Within two weeks of the end of the ceasefire, Nepal is once again a war torn nation. Helicopters are in action in Parbat, Baglung and several western hill districts. The villagers in Khotang, Pachthar, Taplejung and other districts in the east live in terror of indiscriminate arrests and killings. Reports are filtering in that innocent people have died in army action in Surkhet, Salyan and Lahan. The calls for independent investigation into the actions of the army have yet to be heeded. There is a palpable atmosphere of terror across the country.
In Taplejung Hangpang VDC, 18-year-old Mohan Gopal Gurung, a grade eight student at Saraswati Secondary School, was killed by an army patrol, according to a local human rights activist. Sources say his hands were tied and he was dragged to Chuwakhola bridge where we was found dead. Human rights activists have asked for an immediate investigation into the matter.
Politicians believe the brutality of this war will exceed previous levels. Since the end of the ceasefire, the government has imposed curfews in 35 districts. The people are keeping vigil, waiting for the next wave of attacks. The tragedy is that many think they will die at the hands of the army patrols who will write them off as rebels.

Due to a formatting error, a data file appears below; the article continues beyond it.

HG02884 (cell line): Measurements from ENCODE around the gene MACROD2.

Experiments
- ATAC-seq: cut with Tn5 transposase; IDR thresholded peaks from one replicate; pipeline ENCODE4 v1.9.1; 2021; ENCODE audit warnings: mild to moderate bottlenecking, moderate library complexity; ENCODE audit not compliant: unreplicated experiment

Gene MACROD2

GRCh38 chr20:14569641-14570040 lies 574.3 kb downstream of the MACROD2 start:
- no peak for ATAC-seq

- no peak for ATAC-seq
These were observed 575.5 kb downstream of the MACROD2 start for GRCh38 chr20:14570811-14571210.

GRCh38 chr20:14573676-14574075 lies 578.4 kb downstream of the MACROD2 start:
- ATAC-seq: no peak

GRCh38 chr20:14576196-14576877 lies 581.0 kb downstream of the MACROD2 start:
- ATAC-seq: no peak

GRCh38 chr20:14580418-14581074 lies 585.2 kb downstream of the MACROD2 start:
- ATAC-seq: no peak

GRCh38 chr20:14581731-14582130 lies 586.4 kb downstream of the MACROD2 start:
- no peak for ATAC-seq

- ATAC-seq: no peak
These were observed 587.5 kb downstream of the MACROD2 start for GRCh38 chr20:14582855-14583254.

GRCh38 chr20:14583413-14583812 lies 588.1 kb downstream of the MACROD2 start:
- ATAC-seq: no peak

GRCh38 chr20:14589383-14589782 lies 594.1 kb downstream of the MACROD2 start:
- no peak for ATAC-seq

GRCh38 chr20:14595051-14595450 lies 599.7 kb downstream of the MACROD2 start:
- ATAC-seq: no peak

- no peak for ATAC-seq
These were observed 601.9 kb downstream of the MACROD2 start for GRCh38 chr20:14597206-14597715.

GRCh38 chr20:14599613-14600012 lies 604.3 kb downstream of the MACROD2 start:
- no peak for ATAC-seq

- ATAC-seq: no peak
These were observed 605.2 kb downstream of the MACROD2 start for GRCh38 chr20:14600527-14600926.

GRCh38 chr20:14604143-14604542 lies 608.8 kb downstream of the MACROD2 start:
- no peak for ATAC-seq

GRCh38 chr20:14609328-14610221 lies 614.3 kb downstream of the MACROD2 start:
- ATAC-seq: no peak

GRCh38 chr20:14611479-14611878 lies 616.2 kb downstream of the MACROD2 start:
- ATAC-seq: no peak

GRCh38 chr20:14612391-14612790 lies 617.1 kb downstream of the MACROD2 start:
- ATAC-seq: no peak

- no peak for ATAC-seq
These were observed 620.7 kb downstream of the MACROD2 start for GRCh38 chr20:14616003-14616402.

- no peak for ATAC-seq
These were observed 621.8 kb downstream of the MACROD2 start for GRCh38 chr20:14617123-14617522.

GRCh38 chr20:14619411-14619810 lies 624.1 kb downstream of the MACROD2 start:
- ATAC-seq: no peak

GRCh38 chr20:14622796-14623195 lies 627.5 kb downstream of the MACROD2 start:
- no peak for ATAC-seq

There are also reports that several party workers have been arrested after they were falsely accused of being Maoists. It is believed that Kamal Raj Bista, a member of Nepal Trade Union Federation, was arrested four days ago at Satdobato and locked up at Jawlakhel police station. Such indiscriminate arrests will only backfire against the government.
The Maoists have also intensified their attacks in the villages. People who do not support the party are beaten and not allowed to enter or leave their villages. The Maoists have prohibited members of other parties from running programs and activities. While the state rules with an iron fist in Kathmandu, the Maoists are doing the same in rural areas.